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Botnet Security The Internet Privacy Software Linux

New, More-Powerful IoT Botnet Infects 3,500 Devices In 5 Days (arstechnica.com) 56

An anonymous reader quotes a report from Ars Technica: There's a new, more powerful Internet-of-things botnet in town, and it has managed to infect almost 3,500 devices in just five days, according to a recently published report. Linux/IRCTelnet, as the underlying malware has been named, borrows code from several existing malicious IoT applications. Most notably, it lifts entire sections of source code from Aidra, one of the earliest known IoT bot packages. Aidra was discovered infecting more than 30,000 embedded Linux devices in an audacious and ethically questionable research project that infected more than 420,000 Internet-connected devices in an attempt to measure the security of the global network. As reported by the anonymous researcher, Aidra forced infected devices to carry out a variety of distributed denial-of-service attacks but worked on a limited number of devices. Linux/IRCTelnet also borrows telnet-scanning logic from a newer IoT bot known as Bashlight. It further lifts a list of some 60 widely used username-password combinations built into Mirai, a different IoT bot app whose source code was recently published on the Internet. It goes on to add code for attacking sites that run the next-generation Internet protocol known as IPv6. The best-of-breed approach "is driving a high infection speed of Linux/IRCTelnet (new Aidra) so it can [infect] almost 3,500 bot clients within only five days from the moment its loader was first detected," a researcher who goes by the handle Unixfreakjp wrote in a blog post reporting on the new malware. "To incarnate a legendary botnet code into a new version that can [target] the recent vulnerable threat landscape is really inviting more bad news."
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New, More-Powerful IoT Botnet Infects 3,500 Devices In 5 Days

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  • by Mal-2 ( 675116 ) on Tuesday November 01, 2016 @08:54PM (#53195901) Homepage Journal

    Whoever decided putting devices without sufficient resources to defend themselves, or be updated, directly onto the Internet was a good idea should have his professional certifications revoked and forbidden to administer anything more complicated than his own home network. And that home should probably be denied connectivity to the world.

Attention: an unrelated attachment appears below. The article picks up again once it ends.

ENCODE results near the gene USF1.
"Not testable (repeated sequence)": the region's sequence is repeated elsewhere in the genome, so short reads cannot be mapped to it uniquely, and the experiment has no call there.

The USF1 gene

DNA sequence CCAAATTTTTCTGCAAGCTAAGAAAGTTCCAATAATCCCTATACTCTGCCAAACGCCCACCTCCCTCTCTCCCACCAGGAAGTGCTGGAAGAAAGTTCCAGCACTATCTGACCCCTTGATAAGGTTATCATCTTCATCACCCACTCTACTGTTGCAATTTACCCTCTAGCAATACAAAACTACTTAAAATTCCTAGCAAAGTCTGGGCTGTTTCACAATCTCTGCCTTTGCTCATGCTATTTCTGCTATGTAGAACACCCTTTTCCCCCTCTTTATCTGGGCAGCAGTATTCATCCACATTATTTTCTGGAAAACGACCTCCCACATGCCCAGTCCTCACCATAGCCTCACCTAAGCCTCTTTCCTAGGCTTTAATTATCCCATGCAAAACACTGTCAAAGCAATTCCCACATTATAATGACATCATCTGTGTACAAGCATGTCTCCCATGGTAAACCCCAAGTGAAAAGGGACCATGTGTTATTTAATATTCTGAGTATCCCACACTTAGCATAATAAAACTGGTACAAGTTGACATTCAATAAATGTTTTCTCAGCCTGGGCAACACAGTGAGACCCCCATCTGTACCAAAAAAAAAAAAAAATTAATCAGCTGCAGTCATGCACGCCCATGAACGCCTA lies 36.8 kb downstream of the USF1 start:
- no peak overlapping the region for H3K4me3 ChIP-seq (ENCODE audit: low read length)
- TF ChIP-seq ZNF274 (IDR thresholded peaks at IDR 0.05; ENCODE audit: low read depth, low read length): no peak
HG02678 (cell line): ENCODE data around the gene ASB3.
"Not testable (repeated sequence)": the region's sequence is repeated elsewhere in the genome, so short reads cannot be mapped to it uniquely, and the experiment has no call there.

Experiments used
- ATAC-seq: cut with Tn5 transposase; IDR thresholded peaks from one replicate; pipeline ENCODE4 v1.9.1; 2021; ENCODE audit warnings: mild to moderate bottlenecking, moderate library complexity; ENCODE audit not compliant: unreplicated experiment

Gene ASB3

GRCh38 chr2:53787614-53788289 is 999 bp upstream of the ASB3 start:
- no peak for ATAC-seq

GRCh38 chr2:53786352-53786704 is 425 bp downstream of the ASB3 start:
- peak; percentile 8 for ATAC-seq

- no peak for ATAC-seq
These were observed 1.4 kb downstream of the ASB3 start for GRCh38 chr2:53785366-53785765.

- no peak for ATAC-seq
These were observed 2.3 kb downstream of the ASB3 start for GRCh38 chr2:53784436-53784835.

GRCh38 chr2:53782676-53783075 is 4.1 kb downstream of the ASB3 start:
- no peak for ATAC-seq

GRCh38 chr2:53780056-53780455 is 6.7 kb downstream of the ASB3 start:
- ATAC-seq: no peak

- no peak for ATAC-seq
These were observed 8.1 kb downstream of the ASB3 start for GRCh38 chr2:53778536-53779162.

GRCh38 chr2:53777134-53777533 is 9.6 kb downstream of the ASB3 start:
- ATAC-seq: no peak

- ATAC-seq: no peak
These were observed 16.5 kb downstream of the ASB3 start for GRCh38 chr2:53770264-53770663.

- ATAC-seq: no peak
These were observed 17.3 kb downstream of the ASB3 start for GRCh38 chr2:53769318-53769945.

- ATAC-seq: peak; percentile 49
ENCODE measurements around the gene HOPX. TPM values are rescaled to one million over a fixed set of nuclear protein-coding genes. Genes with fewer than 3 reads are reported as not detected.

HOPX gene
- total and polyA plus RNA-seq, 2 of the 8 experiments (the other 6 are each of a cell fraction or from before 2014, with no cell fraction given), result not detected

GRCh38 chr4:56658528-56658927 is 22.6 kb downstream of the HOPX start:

The IoT is not necessarily a bad idea in concept, but it has been implemented exceptionally poorly, and those devices that cannot be updated need to be disconnected forever, or at least hidden on their own private networks. Vendors who cannot or will not patch their devices should be compelled to recall them, as violations of Part 15 rules against causing harmful interference.

    • by Anonymous Coward

      I don't know that doesn't make sense. That would like suing a gun manufacturer for something a user did. These cheap crappy devices probably are fine as long as they are properly firewalled onto their own subnet. Isn't it the users fault for not properly securing the devices?

    • should have his professional certifications revoked

      What professional certification? What sort of people do you think are designing and deploying this stuff, professionals?

      • Well the things are not running windows so yeah, we all spect them to be properly set up by the friendly neckbeard we all know.
        Decades of millions of windows boxes owned and nothing happened but make popular some Linux-on-a-stick and the internets collapse. Good game.
    • And how are we supposed to hold vendors accountable? Domestic ones you can, however there are very few domestic IoT vendors. Nonetheless, people are going to keep buying them without giving a damn what impact they have on anybody else. This is why you should hold the end user responsible, otherwise they can just get away with slapping the blame on a manufacturer that can never be reached, which means zero accountability.